Unemployment in the North West increased by 2,000 to 133,000 between February and April, an uplift of 0.1% to 3.7%. At 2.7% and 5.7% the SW of England and the North East had the lowest and highest unemployment rates in the country. The UK unemployment rate stands at 3.8%.
North West average property prices increased by 0.6% to £161,981 during the month which uplifted the annual growth rate to 2.6%. In comparison, UK prices increased by 0.7% to £228,903 during April which held the annual growth rate at 1.4%.
Greater Manchester has become the second region to agree a local industrial strategy with the government. The 97 page document was designed by the Greater Manchester Combined Authority and Greater Manchester Local Enterprise Partnership in collaboration with businesses and was signed off by Business Secretary, Greg Clark. The strategy is to become the UK’s first city-region to achieve carbon neutral living by 2038 as well as plans to enhance the city-region’s position in manufacturing of advanced materials such as graphene, health innovation, and digital and creative sectors.
As part of the plan, a new biomanufacturing hub has opened at Manchester University to further develop biotechnologies and clean growth. Based at the Manchester Institute of Biotechnology, the new Future Biomanufacturing Research Hub is underpinned by £10m in government investment and will develop new technologies in manufacturing processes of chemicals, using plants, algae, fungi, marine life and micro-organisms. The Institute will collaborate with Imperial College London, the University of Nottingham and the University College London. The Universities of Swansea and Sheffield will also host similar hubs, each also benefiting from £10m from HMG.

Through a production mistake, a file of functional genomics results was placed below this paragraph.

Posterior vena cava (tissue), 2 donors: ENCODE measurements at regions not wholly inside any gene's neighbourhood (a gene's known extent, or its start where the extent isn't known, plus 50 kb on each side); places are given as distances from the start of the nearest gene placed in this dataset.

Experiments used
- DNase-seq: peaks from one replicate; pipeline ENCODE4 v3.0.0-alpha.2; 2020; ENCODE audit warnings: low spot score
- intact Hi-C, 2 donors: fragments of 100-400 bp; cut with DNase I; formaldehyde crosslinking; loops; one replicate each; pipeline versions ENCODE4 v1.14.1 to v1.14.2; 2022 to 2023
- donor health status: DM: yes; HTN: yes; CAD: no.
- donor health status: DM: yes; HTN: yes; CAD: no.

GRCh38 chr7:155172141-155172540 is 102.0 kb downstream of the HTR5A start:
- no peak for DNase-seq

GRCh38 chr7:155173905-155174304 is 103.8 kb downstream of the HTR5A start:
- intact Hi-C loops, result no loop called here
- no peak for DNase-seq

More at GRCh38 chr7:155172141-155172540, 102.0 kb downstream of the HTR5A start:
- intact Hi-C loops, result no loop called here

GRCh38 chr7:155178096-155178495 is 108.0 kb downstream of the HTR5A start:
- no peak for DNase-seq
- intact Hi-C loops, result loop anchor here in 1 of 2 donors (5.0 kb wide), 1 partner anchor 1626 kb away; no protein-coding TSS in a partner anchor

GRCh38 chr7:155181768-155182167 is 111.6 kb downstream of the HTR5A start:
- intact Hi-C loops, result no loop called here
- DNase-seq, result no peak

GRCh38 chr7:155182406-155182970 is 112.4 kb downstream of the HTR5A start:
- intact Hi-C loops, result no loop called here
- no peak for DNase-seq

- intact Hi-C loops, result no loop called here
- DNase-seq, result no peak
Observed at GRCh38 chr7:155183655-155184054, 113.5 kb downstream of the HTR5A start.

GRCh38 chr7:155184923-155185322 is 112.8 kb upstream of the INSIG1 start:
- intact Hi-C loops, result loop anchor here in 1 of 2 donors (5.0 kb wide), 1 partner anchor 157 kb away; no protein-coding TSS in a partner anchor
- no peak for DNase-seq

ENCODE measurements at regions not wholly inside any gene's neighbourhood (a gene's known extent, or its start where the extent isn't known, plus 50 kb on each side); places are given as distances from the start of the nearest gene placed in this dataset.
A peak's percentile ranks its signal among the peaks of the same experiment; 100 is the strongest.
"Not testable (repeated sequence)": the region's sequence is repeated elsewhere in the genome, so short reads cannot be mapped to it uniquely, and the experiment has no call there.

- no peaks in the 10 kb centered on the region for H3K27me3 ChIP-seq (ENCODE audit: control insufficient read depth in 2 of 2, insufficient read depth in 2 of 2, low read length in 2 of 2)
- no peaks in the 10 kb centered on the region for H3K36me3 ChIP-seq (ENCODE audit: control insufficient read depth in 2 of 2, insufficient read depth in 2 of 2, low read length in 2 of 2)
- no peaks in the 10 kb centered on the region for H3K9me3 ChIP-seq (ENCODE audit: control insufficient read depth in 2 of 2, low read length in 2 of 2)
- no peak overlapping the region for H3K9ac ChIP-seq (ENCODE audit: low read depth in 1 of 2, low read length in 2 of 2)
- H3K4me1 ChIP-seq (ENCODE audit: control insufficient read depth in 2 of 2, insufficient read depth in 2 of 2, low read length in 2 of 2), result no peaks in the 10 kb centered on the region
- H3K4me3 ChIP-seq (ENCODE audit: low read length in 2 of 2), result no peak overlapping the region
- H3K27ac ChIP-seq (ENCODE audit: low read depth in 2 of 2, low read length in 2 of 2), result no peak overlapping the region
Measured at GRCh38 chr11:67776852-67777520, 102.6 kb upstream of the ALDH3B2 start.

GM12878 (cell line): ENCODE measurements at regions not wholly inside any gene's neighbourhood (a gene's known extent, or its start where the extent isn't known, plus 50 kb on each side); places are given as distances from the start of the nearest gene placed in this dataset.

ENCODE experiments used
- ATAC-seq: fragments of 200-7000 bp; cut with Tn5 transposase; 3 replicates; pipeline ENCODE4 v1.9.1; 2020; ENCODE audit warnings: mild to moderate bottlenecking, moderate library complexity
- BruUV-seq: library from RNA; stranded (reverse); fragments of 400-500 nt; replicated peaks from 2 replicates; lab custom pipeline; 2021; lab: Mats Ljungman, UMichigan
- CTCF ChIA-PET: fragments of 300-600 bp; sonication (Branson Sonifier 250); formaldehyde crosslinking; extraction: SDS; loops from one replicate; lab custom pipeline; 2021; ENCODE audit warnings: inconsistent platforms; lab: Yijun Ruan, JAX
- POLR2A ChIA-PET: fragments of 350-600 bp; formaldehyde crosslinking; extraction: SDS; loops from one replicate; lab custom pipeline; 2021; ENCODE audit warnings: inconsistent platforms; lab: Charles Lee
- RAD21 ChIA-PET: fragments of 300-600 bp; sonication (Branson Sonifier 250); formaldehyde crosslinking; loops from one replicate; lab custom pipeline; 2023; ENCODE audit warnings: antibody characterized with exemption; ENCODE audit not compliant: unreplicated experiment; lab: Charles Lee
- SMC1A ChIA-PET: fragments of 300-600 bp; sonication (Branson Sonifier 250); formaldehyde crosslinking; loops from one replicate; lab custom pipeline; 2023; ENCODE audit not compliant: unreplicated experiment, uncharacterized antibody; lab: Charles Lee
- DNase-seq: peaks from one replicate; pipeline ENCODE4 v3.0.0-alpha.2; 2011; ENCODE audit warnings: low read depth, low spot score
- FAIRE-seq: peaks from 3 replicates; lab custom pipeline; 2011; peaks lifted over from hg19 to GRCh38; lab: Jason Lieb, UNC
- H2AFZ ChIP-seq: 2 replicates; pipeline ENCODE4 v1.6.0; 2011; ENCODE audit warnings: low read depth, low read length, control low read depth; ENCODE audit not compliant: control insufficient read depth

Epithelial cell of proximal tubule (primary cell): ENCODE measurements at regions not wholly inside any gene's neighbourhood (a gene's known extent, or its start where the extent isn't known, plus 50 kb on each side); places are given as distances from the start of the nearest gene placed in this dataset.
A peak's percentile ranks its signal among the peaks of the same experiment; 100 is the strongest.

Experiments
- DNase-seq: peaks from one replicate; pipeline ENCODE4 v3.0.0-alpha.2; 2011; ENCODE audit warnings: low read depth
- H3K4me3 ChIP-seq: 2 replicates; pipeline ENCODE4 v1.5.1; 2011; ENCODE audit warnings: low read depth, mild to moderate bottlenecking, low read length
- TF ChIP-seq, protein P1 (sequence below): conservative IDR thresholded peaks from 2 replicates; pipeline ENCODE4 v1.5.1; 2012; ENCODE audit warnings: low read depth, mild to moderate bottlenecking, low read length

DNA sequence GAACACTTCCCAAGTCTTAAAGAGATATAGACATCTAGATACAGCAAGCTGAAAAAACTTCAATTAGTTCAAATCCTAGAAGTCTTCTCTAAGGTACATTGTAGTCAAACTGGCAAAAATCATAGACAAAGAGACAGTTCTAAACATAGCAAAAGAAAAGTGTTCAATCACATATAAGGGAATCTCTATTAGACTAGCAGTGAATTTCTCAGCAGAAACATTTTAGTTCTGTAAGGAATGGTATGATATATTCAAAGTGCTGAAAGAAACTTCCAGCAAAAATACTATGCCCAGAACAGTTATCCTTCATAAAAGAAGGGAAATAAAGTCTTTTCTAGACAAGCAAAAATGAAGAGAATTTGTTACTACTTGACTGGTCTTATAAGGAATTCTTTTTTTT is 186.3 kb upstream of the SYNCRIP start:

Other projects include upgraded facilities for advanced materials development, including £38m for the National Graphene Institute, £25m for the Graphene Engineering Innovation Centre, and £235m of funding for the Sir Henry Royce Institute. There is also £23.8m in digital infrastructure investment which should lever in c£200m from the private sector. As part of the infrastructure plan, £312.5m was flagged through the Industrial Strategy’s Transforming Cities Fund for projects like the Metrolink.
Growth in the North West was 1.0% in the year to March 2019 with the UK growth rate for the same period at 1.5% and London’s growth rate at 2.7%.
Research by the think-tank, the Institute for Public Policy Research North, showed the North West lost most public sector jobs in the last decade with 133,000 less employees. This represented an 18% drop but the North East saw the biggest percentage cut at 24%. With northern regions of the UK more dependent on the public sector than other parts of the UK, the Government’s austerity programme has had more of an impact. The think tank also compared the Northern Powerhouse’s performance over its first five years with the UK average, citing successes in economic growth (10.7 % v 10.6%), productivity (11% less productive v 12%) and employment (6.9% v 6.2%.) However, weekly pay across the north has risen by £12 (2.4%), against a national average increase of £19 (3.5%) in real terms. Housing has remained more affordable than in the south of England. Overall the report provides some evidence that greater devolution is starting to work.